Mulch annually with leaf mould to help prevent the tubers from drying out in the summer and from winter cold.
Divide plants in the autumn or just after flowering. Larger divisions can be planted out direct into their permanent positions, though it is best to pot up smaller divisions and grow them on in light shade in a greenhouse or cold frame until they are established. Plant them out in the summer or the following spring.
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Violas can be slipped into almost any gaps where you need a little brightness. Choose appropriate colours to tuck around dwarf shrubs and conifers, hellebores and bergenias. They also make splendid companions for the shorter bulbs, create instantly colourful containers by choosing pots of dwarf tulips or small-flowered daffodils and match them with violas or pansies in just the right shades.
The prolific blooms of violas and pansies offer a welcome splash of colour, but many gardeners don’t think of using them as cut flowers. These delicate flowers work best in small bottles and vases. And when you bring them into the warmth of your house you’ll notice, perhaps for the first time, their sweet fragrance.
Violas are among the most popular edible flowers, and with good reason. All flowers are beautiful, but violas are easy to grow and are among the few flowers that actually taste good.
Both the flowers and leaves in fresh and dried forms have been standard fare in Europe since before the 14th century. The simple addition of a few brilliant blooms transforms any dish into an elegant presentation.
Fresh flowers are most often used for garnishing and crystallizing. Culinary uses include jams and jellies, teas, garnishes and salads. Candied violas are easy to make and look stunning atop cakes, ice cream, cookies, or other desserts.
The pungent perfume of Viola odorata adds inimitable sweetness to desserts, fruit salads and teas while the mild pea flavour of most other viola varieties and species combines equally well with sweet or savory foods, like grilled meats and steamed vegetables.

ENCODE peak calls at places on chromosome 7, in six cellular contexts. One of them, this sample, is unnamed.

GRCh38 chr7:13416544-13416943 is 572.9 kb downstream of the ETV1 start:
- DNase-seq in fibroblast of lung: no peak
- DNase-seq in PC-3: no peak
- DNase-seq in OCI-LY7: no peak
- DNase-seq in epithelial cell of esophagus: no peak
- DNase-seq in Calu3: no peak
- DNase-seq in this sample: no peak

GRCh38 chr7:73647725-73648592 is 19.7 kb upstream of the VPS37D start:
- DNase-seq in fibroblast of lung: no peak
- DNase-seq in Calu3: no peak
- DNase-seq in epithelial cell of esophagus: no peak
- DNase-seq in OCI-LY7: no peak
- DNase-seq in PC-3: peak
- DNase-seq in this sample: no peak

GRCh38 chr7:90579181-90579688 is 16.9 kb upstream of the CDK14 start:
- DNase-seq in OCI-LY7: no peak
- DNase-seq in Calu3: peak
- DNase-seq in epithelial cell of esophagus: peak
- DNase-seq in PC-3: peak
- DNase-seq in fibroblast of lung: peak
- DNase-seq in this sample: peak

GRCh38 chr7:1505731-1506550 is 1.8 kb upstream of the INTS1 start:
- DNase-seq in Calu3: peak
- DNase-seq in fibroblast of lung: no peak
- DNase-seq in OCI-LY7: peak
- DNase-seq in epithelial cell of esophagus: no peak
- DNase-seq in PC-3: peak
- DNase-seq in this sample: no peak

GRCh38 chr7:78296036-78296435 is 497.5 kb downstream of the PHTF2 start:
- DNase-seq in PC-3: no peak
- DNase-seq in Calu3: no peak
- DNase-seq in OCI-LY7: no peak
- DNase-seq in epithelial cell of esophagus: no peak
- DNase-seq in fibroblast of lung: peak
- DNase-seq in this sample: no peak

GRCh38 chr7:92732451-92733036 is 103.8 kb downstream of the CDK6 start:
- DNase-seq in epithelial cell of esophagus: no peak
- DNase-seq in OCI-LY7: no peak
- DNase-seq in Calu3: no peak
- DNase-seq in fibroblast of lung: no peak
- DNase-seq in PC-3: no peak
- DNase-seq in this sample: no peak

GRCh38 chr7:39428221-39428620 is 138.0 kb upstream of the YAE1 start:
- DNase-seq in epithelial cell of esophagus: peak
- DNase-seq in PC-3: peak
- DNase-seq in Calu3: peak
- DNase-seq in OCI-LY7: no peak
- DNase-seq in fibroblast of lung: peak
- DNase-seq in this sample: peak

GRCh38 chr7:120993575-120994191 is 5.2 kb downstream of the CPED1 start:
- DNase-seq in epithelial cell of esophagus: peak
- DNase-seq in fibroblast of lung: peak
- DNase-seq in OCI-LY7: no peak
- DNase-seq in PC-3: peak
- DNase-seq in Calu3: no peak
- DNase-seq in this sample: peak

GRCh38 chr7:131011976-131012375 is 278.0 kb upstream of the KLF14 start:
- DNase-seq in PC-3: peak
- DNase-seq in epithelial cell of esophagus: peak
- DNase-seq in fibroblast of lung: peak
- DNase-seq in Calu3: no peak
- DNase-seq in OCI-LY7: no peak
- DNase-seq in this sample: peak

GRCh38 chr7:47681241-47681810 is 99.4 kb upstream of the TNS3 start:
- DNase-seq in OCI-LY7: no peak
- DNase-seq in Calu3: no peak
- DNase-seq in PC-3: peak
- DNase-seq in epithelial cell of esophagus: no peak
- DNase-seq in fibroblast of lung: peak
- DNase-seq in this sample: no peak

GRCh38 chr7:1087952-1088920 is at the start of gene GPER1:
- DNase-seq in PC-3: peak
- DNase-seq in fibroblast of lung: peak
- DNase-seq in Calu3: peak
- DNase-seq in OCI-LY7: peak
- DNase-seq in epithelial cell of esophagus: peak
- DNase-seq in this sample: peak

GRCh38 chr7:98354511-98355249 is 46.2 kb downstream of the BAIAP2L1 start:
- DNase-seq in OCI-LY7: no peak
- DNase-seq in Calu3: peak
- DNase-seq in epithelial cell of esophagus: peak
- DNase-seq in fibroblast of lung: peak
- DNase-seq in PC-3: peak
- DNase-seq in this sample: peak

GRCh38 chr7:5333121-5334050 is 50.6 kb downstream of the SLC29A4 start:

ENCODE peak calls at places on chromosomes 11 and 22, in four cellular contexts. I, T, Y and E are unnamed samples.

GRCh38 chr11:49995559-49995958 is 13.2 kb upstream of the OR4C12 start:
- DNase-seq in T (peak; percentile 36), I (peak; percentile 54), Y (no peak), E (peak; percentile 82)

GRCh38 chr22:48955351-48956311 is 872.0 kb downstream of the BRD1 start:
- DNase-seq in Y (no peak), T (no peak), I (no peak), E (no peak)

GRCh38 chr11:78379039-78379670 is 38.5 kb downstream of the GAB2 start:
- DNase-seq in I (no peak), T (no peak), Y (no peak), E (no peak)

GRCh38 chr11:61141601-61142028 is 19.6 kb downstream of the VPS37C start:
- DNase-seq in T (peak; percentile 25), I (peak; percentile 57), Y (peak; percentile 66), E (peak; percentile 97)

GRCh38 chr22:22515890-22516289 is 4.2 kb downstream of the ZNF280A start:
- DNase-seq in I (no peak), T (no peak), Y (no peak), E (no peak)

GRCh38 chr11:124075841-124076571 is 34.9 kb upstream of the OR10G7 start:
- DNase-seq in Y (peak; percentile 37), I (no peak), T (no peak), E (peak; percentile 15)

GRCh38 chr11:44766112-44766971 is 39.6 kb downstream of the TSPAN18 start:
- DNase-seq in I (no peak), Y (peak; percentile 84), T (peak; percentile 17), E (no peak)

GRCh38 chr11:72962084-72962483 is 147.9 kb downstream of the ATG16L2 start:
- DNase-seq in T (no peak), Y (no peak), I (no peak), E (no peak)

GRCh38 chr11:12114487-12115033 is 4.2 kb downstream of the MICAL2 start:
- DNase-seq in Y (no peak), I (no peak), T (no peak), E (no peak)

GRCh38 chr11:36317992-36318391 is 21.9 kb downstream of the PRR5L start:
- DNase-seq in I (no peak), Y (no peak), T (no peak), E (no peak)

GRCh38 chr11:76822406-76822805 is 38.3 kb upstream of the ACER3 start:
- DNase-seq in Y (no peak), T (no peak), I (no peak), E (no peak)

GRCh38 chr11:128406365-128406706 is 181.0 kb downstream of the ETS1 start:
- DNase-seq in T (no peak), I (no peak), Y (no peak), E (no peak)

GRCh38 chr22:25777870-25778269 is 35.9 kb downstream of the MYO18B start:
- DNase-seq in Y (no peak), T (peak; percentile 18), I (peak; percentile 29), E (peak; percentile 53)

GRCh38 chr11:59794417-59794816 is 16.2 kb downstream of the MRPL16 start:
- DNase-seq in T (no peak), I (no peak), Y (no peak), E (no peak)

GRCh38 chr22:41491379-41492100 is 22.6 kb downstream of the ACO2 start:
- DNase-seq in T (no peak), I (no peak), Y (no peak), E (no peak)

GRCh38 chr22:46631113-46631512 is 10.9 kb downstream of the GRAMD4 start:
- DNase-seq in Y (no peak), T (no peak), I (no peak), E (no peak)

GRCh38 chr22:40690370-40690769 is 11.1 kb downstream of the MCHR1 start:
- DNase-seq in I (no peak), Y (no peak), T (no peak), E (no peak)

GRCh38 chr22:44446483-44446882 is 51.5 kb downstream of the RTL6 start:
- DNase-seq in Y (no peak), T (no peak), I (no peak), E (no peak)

The heart-shaped leaves of the v. odorata provide a free source of greens throughout a long growing season. They add texture to green salads when young and tender. Later in the season, slightly tougher, older leaves are cooked with other potted herbs and greens in soups, stews and stir-fry’s.
Viola is the largest genus in the family Violaceae, containing between 525 and 600 species. Violets are native to the temperate Northern Hemisphere and are also distributed in Hawaii, Australasia, and the Andes in South America. Violets are found in moist and slightly shaded conditions such as hedgerows.
Viola cornuta are native to Spain and the Pyrenees mountains, and grow in temperate regions of the world. The low mounded plants have evergreen rosettes of heart-shaped leaves at the base and are often perennial in all but the coldest climates. The flowers come in all colours, may have contrasting lines of colour, and often a light scent. The shape of the petals defines many species, for example, some Violets have a spur at the end of each petal.
Known for centuries, the ancient Greeks cultivated them about 500 BC or earlier. Both the Greeks and the Romans used Violets for all sorts of things such as herbal remedies, wine ('Vinum Violatum'), to sweeten food and for festivals.
So popular is this group of flowers that it is under constant development by seed breeders. Many have the black central blotch, or 'face', that caused such a stir in sentimental Victorian hearts.
Seed merchants also sell some splendid single-colour varieties in blues, ambers, wonderful leather- reds, and even pitch black.
The genus name Violet is the diminutive form of the Latin Viola, the Latin form of the Greek name Ione. There is a legend that when Jupiter changed his beloved Io into a white heifer for fear of Juno's jealousy, he caused these modest flowers to spring forth from the earth to be fitting food for her, and he gave them her name.
The species name hybrida simply means it is a hybrid of a number of species.
‘Sorbet’ is an excellent hybrid variety that comes in more than thirty colours including beautiful pastel and two-tone colours. Bred to have more blooms on each plant, they are compact and reach 15 to 20cm (6 to 8in) tall.
- Additional Information
Packet Size 25 Seeds Family Violaceae Genus Viola Species hybrida Cultivar Sorbet series Synonym Sorbet XP, F1 Sorbet Select Mix Other Common Names Viola, Horned Violet. Hardiness Hardy Perennial Hardy Hardy to minus 23°C (-10°F) Foliage Evergreen. Heart shaped leaves. Mounded Habit. Height 15 to 20cm (6 to 8in) Spread 25 to 30cm (10 to 12in) Spacing 20 to 25cm (8 to 10in) Position Full sun to part shade. Time to Sow Sow anytime at temperature of 15 to 20°C (60 to 68°F) Growing Period 60 days.